The latest US naval deployment shows that while the South China Sea has been a recent focus of the US navy, the only US ship in the region is the LHD 8 Makin Island Amphibious Ready Group, although the George H.W. Bush aircraft carrier is currently headed for the region.
In the less than two weeks since his inauguration, U.S. President Donald Trump has taken a series of controversial actions that have rocked the world.
But he has not yet offered any clue about his real intentions regarding the so-called One China policy, which is a matter of great concern to East Asia.
Trump indicated his willingness to reconsider this long-established principle, which, simply put, means Taiwan cannot become an independent nation.
If the U.S. abandons its commitment to this principle, it would be a historic policy shift that could violently shake East Asia’s security architecture and the structure of economic relations among countries in the region.
On Jan. 23, the online Japanese-language version of South Korea’s JoongAng Ilbo newspaper carried an intriguing article on the issue written by one of its columnists.
In the article, titled “Trump: ‘How about Three Chinas?'” the author, quoting a source who has contacts within Trump’s inner circle, said Trump, after being elected, asked former Secretary of State Henry Kissinger whether he should maintain the “One China” policy. Kissinger reportedly floated the idea of three Chinas instead of two.
It’s finally over: Donald Trump has secured 304 Electoral Votes following the Texas vote (with 2 faithless electors), officially securing the presidency of the United States. Of course, the now official President-Elect Trump took to twitter to confirm the victory:
We did it! Thank you to all of my great supporters, we just officially won the election (despite all of the distorted and inaccurate media).
Texas’ 36 electoral votes for Trump pushed him over the edge at around 4:30 Central Time, even though two rogue electors’ defections deprived Trump of one of those votes. That gave Trump 304 total electoral votes.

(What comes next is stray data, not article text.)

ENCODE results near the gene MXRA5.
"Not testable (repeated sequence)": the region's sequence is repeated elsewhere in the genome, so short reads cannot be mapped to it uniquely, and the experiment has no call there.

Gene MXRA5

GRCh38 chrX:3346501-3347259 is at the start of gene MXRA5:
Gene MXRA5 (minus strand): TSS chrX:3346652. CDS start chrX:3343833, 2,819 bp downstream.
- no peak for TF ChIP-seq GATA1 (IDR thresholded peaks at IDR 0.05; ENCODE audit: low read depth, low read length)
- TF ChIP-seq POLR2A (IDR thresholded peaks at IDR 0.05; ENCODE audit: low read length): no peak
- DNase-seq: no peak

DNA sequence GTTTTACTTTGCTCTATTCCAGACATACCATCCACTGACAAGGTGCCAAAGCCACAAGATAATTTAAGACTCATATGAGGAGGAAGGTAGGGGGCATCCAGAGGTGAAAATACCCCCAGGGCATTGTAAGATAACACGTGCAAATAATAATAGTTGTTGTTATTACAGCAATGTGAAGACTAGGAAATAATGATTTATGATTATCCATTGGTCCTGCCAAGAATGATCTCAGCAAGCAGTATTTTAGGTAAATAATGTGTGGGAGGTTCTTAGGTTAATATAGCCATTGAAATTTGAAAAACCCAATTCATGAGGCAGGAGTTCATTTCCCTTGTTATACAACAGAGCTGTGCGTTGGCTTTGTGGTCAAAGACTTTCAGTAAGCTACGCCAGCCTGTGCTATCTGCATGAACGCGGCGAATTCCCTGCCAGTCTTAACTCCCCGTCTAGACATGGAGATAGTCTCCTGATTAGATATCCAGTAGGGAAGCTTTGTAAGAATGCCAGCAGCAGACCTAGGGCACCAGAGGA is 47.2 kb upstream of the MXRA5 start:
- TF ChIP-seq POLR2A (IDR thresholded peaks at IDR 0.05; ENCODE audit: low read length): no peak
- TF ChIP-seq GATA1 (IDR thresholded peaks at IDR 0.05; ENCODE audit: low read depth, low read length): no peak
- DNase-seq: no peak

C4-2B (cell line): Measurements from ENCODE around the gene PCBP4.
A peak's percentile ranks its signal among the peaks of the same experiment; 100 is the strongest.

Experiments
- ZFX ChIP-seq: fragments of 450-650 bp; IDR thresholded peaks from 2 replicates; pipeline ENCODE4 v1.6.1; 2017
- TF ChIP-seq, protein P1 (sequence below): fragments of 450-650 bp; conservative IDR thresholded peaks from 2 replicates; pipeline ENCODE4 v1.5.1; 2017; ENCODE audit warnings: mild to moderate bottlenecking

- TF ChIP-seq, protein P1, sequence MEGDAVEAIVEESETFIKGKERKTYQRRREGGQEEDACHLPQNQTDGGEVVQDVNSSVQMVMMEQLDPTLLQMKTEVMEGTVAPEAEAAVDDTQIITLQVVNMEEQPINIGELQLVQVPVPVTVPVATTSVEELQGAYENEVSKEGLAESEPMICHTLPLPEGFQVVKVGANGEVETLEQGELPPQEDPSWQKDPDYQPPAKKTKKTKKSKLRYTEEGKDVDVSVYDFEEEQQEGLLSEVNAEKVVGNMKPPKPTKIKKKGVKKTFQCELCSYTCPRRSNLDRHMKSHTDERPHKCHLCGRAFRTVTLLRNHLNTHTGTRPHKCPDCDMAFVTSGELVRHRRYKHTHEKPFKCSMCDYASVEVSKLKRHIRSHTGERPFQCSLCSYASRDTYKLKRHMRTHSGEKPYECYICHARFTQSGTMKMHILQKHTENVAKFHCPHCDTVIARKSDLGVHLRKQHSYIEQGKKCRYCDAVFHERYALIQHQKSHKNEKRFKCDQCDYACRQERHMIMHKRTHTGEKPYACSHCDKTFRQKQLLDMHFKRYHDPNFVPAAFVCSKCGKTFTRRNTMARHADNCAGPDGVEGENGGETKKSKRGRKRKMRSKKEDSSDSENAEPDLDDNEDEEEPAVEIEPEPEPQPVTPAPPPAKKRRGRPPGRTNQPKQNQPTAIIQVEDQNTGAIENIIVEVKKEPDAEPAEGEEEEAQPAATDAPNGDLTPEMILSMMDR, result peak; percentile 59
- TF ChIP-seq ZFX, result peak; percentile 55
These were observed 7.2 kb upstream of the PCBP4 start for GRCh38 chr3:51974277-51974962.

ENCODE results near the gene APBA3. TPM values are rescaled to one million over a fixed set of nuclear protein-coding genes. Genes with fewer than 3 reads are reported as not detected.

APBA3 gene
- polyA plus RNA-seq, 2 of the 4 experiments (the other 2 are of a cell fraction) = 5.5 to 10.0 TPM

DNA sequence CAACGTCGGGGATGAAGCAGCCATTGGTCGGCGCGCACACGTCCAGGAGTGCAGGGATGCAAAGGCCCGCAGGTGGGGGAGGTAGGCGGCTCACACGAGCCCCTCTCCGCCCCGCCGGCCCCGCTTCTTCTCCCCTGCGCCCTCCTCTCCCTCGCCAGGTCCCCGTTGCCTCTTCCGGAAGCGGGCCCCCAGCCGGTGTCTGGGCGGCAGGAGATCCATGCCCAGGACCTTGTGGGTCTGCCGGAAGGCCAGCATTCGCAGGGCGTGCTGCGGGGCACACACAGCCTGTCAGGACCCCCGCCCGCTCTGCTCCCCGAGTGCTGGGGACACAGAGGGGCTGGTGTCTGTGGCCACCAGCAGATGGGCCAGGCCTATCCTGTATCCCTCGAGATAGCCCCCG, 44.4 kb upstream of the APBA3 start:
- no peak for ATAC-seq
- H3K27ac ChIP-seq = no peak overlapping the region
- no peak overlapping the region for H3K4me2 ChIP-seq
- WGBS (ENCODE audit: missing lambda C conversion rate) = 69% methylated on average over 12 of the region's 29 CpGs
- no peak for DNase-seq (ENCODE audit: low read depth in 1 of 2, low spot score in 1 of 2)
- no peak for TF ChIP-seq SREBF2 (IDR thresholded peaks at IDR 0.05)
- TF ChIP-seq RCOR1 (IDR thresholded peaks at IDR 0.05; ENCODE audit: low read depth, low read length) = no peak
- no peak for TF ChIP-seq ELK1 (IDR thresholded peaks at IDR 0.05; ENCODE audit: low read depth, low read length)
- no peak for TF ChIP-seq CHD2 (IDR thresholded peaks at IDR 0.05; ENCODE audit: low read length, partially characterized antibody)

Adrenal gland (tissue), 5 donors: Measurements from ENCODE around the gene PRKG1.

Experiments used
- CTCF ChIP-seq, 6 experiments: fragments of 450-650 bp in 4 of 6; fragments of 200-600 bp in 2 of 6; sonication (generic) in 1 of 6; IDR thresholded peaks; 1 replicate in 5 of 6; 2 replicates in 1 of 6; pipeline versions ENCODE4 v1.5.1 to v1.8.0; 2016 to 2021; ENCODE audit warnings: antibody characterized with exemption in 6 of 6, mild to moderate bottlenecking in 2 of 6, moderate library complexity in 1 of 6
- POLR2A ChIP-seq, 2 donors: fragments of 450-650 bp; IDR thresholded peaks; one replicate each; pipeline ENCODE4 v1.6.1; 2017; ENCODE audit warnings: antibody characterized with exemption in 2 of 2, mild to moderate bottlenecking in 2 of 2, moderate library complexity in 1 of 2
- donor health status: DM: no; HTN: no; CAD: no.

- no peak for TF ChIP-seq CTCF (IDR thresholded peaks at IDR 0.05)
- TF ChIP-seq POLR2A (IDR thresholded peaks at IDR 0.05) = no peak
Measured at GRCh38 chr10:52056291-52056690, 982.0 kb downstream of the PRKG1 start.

A quick recap of the day’s events from the WSJ:
Members of the Electoral College meeting in state capitals across the country on Monday confirmed President-elect Donald Trump’s victory in the 2016 election, ending a last-ditch campaign to deny him the presidency. Mr. Trump amassed at least 270 electoral votes on Monday afternoon—enough to officially become the president-elect over his Democratic rival, Hillary Clinton, according to a tally of votes by the Associated Press.
Typically just a formality, this year’s Electoral College vote attracted an outsize amount of attention after a group of mostly Democratic electors made a late push to block Mr. Trump’s path to the White House. They argued the Electoral College had a constitutional duty to act independently of the will of the voters in extraordinary circumstances. Protesters gathered in several state capitols across the country to encourage electors to reject Mr. Trump.
The Standard & Poor’s 500 index closed lower Friday for a ninth straight day, marking its longest losing streak in 36 years, as uncertainty and angst related to Tuesday’s tough-to-call presidential election overshadowed a government report showing continued steady job growth.
At the close, the index was down 3.48 points, or 0.2%, to 2085.18. The last time it fell nine straight days was in December 1980, according to Howard Silverblatt, senior index analyst at S&P Dow Jones Indices, when Republican Ronald Reagan was celebrating his presidential election win over Democratic incumbent Jimmy Carter. The Dow Jones industrial average fell 42.39 points, or 0.2%, to 17,888.28. The Nasdaq composite declined 12.04 points, 0.2%, to 5046.37.